Arsenal have been so starved of success recently that all sorts of things have started to feel like trophies. Finishing in the top four? Trophy. Having a marketable global brand? Trophy. Getting a smile from that cute blonde barista in the coffee shop? Trophy.
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Much mocked and oft-maligned for their reduced circumstances, it's no surprise that the club has played it cool with the announcement of Jack Wilshere's new long-term deal, hiding it away with four other deals. But for once, you wouldn't be able to blame the club for getting overexcited. That signature means so much, it's almost worth driving it up the Seven Sisters Road on an open-top bus.
Wilshere isn't just a footballer, or even just a very good footballer -- he's a symbol. A representation of the glorious future to which Arsenal believe they are entitled. Arsene Wenger's grand plan was to set up an assembly line of footballers bred, bought and swiped, all capable of competing for titles on a regular basis. He succeeded, but the idea was that Cesc Fabregas, Robin van Persie and Alex Song would actually compete for titles with Arsenal. Having lost a string of top players, and Kolo Toure, to richer clubs, letting Wilshere leave would have been like pulling out a load-bearing support from the Emirates Stadium.
Wilshere has the capability to be the engine room of Arsenal for at least another decade. Like Roy Keane at Manchester United and Steven Gerrard at Liverpool, he has a bond with the supporters that can't be bought or faked. He is also fast becoming the man his team-mates turn to for inspiration when prematch plans are FUBAR. In the short time that he has been back, Wilshere has shown that he regards the club's current form as some kind of personal affront.
In the shame of the defeat to Bradford, it was he who vainly led the fightback, demanding the ball from more senior and less competent colleagues. While so many heads around him dropped, he lifted his own in search of the one pass that would open up the opposition. He is Arsenal's captain-in-waiting. Like Keane, he doesn't shirk his duty or shy away from a scrap. Like Gerrard, he has the ability to suddenly punch a football match full in the face and drop it to the ground with a mouth full of blood as it wonders what on earth just happened.
The 20-year-old has spent almost a year and a half in an extraordinary state of reputational flux, becoming a more important player with every day he spent on the sidelines. When he first succumbed to injury, he was merely a teenager on the up. By the time he returned, he was England's great hope and the only man who could stop the rot at Arsenal. While he still has to prove himself at international level, and there's nothing to suggest he'll fall short, there's absolutely no question that he's an invaluable asset for the Gunners, both on and off the pitch.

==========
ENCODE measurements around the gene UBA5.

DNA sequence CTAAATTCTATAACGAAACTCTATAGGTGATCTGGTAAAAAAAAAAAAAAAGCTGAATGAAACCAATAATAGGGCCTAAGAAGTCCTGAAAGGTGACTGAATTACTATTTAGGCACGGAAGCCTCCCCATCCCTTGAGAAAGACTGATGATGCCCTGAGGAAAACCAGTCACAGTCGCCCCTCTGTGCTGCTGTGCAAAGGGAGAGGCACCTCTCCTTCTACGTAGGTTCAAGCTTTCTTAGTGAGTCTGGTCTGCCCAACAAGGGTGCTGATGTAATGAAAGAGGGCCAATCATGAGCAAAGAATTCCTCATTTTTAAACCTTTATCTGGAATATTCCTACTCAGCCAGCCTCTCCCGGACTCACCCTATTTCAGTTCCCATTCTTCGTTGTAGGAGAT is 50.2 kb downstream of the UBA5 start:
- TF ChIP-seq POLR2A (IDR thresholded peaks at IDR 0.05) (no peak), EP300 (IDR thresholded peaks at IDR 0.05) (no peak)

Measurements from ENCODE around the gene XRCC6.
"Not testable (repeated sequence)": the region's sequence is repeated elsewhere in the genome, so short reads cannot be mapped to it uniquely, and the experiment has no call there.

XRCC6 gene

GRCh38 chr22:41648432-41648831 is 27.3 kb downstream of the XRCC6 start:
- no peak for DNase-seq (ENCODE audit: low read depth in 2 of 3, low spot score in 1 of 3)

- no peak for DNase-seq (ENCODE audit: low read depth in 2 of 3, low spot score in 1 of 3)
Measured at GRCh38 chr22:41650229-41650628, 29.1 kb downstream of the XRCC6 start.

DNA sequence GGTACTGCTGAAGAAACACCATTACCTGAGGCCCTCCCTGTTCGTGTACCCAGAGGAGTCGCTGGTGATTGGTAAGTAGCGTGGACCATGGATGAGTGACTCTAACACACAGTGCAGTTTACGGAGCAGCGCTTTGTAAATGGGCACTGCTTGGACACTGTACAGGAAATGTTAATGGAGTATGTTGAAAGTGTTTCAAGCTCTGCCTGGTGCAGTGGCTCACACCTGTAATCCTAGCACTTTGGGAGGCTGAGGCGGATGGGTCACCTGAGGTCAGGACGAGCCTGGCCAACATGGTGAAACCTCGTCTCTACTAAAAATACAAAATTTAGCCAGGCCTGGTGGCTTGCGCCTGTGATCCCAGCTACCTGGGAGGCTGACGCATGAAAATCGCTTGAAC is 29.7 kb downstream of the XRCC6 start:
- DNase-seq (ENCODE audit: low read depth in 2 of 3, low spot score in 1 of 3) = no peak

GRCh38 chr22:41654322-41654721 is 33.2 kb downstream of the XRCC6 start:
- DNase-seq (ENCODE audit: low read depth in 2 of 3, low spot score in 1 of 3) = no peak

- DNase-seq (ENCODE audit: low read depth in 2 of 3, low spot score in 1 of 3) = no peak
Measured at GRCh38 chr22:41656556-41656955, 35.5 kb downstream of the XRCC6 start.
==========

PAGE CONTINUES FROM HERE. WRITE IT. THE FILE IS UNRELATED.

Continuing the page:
As a player, Wilshere's talents are obvious. Though he broke into the team as a tricksy winger, humiliating Real Madrid's Michel Salgado in the 2008 Emirates Cup, he has settled into a central role that allows him to exert influence on the game in whatever direction is required. Technically, Wilshere has very few weak points. He has an excellent range of passing, he is ferocious in the tackle -- too ferocious sometimes -- and he is tactically aware enough to know whether he should be dropping back or pushing up.
Mentally, he still dances on that fine line between controlled aggression and reckless idiocy, occasionally wobbling into the latter category at the slightest provocation. If ever there is a confrontation, you will always find Wilshere at the centre of it, snapping and snarling like a hormonal pit bull. Naturally, this only endears him further to the Arsenal fans. Having put up with the fleeting "efforts" of players like Emmanuel Adebayor and Samir Nasri, they're delighted that when Wilshere says he wants to fight for the club, he's probably speaking literally.
This has been a hard two months for Wenger, probably the hardest in his Arsenal career, and the storm hasn't yet passed. He won't be fooling himself that the result at Reading has banished the crippling self-doubt at the heart of this club, but now that his star pupil has signed this new deal, he will at least be able to look forward to the future with whatever passes for optimism at the Emirates these days.
Iain Macintosh is the UK Football Correspondent for The New Paper in Singapore and the co-author of "Football Manager Stole My Life" from @backpagepress. You can follow him on Twitter at @iainmacintosh.